Divorce and Remarriage Effects on Social Security Retirement Benefits
White Plains, NY (Law Firm Newswire) March 18, 2014 - People considering divorce as their 10-year wedding anniversary approaches should know that delaying the split until after the decade mark can result in higher Social Security retirement benefits for a spouse with a lower earning record.
Consider an example of a divorced couple where an ex-husband had a higher earnings record than an ex-wife. If the couple was married for 10 years or more, the ex-wife can receive higher benefits based on his record, provided that she is age 62 or older and has not remarried.
Even if the ex-husband has not applied for retirement benefits, the ex-wife may receive benefits based on his record if they have been divorced for more than two years. If the woman remarries, then she is no longer able to collect the benefits unless the later marriage ends.
Recent years have seen a rise in both marriages and divorces later in life, and statistics suggest that divorcing couples may take retirement benefits into account. There is a measurable increase in divorce after the 10-year mark. As might be expected, the effect is most pronounced for couples nearing retirement age. A recent study found that for people 55 and older, there is an 11.7 percent increase in the likelihood of divorce at about the decade mark. For couples age 35 to 55, that drops to a 6 percent increase in likelihood of divorce at 10 years, and for people under age 35, there is almost no effect.
Other researchers are skeptical that many people take retirement benefits into account in their divorce decisions, pointing to studies that show that only 13 percent of people are very knowledgeable about how Social Security benefits are calculated.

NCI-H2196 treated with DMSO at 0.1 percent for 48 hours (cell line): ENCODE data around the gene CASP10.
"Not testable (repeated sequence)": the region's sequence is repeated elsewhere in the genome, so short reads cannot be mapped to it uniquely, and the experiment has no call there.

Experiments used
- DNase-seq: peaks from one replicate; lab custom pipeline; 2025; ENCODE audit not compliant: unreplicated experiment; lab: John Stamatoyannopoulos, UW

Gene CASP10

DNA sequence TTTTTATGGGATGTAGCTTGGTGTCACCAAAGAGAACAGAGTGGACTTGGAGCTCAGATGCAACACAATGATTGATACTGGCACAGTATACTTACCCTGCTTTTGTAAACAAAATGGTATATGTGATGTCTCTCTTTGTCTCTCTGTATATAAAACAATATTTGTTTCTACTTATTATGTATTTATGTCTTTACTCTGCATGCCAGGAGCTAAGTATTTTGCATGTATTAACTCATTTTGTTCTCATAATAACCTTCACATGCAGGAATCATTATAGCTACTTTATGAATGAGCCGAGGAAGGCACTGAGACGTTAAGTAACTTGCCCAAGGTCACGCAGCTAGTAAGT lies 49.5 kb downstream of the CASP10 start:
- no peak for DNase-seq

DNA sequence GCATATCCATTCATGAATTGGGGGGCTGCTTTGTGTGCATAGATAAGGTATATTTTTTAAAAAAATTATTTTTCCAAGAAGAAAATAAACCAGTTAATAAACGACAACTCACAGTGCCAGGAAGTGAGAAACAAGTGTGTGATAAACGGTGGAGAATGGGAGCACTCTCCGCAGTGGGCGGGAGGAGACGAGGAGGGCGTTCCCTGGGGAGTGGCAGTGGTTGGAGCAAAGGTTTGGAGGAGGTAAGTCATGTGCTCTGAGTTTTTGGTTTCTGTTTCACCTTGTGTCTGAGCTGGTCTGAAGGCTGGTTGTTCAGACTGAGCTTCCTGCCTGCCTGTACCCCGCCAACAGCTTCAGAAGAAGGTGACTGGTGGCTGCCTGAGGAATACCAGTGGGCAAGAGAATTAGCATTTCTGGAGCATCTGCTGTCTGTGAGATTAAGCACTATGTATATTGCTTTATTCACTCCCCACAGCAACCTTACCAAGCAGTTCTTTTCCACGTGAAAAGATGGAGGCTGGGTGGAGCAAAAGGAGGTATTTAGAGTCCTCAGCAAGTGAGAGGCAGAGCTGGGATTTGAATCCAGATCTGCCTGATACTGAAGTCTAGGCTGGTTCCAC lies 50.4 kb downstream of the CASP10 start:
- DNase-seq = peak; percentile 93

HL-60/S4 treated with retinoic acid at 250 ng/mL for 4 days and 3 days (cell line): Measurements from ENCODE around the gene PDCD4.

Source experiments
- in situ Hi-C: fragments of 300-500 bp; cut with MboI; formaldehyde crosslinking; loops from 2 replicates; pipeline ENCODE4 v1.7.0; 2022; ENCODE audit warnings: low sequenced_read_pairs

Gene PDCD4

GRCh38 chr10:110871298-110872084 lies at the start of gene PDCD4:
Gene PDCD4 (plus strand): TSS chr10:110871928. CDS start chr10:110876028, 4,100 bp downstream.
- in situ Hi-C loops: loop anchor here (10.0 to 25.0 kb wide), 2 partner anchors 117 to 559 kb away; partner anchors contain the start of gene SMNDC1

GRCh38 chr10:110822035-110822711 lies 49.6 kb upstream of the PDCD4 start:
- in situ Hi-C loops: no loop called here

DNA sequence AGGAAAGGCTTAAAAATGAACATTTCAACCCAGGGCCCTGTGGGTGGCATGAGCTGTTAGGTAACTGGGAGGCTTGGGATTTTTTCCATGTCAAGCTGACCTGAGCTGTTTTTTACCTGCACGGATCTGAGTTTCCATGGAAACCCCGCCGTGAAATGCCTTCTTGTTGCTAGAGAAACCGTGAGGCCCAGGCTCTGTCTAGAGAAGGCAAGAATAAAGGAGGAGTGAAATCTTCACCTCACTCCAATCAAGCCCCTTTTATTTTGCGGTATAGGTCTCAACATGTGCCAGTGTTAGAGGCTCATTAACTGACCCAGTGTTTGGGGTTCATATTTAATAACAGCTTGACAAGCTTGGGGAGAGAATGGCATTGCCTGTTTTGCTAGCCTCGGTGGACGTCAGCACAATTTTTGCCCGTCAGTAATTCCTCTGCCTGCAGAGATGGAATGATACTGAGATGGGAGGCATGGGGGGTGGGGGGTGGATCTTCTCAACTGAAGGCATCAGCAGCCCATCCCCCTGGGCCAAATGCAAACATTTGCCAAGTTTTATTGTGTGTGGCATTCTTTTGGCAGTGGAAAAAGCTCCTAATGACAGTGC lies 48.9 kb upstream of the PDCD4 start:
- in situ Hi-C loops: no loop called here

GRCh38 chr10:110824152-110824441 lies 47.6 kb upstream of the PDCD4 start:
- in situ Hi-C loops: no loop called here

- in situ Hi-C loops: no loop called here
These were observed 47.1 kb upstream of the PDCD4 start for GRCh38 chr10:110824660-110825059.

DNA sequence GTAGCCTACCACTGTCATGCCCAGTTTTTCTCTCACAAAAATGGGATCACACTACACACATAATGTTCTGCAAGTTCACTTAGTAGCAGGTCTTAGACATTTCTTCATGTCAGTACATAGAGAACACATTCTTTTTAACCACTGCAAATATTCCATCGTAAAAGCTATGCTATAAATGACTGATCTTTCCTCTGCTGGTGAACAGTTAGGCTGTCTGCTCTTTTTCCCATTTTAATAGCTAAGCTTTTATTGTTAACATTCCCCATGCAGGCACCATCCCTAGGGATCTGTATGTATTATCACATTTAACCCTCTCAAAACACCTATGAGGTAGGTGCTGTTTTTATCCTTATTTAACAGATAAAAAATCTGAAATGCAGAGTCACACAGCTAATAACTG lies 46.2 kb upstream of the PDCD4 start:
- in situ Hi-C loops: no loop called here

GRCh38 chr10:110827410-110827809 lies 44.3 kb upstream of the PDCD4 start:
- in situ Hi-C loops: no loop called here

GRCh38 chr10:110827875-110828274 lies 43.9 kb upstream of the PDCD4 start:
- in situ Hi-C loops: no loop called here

Whether or not divorcing couples currently consider retirement benefits in timing their split, many advisers agree that they should. Divorcing just short of the 10-year mark could result in thousands of dollars in lost benefits, so it may be worthwhile for some to delay the process.
Financial considerations are often part of decisions about divorce, so it is important to be aware of how Social Security benefits can be affected.
New York Contact:
Maria M. Brill
Littman Krooks LLP
New York City Office
655 Third Avenue, 20th Floor
New York, New York 10017
(212) 490-2020 Phone
399 Knollwood Road
White Plains, New York 10603
(914) 684-2100 Phone
300 Westage Business Center Drive, Suite 400
Fishkill, NY 12524
(845) 896-1106 Phone
- Cold Weather Safety for Seniors
Our guest blogger this week is Louis Giampa, President, Right At Home In House Care & Assistance (Westchester) When winter’s beauty turns more beast with arctic winds, mounds of snow and bone-chilling temperatures, the season’s harsh side can prove especially dangerous for senior adults. Even older snowbirds escaping to warmer climates still can encounter dips […]
- Changes To Medicare Part D: What To Look For
During Medicare Open Enrollment, which lasts from October 15 until December 7, beneficiaries can join or switch Medicare Part D prescription drug plans. It is a good idea to review your plan during this time, because Part D plans can change how much you have to pay and what is covered, and you may want […]
- Proposed FINRA Rules Will Help Prevent Financial Elder Abuse
Under new rule proposals soon to be released by the Financial Industry Regulatory Authority (FINRA), financial advisers would be able to delay disbursing funds from the accounts of senior investors if they believe financial elder abuse may be taking place. One of the proposed rules would allow financial advisers to wait up to 15 days […]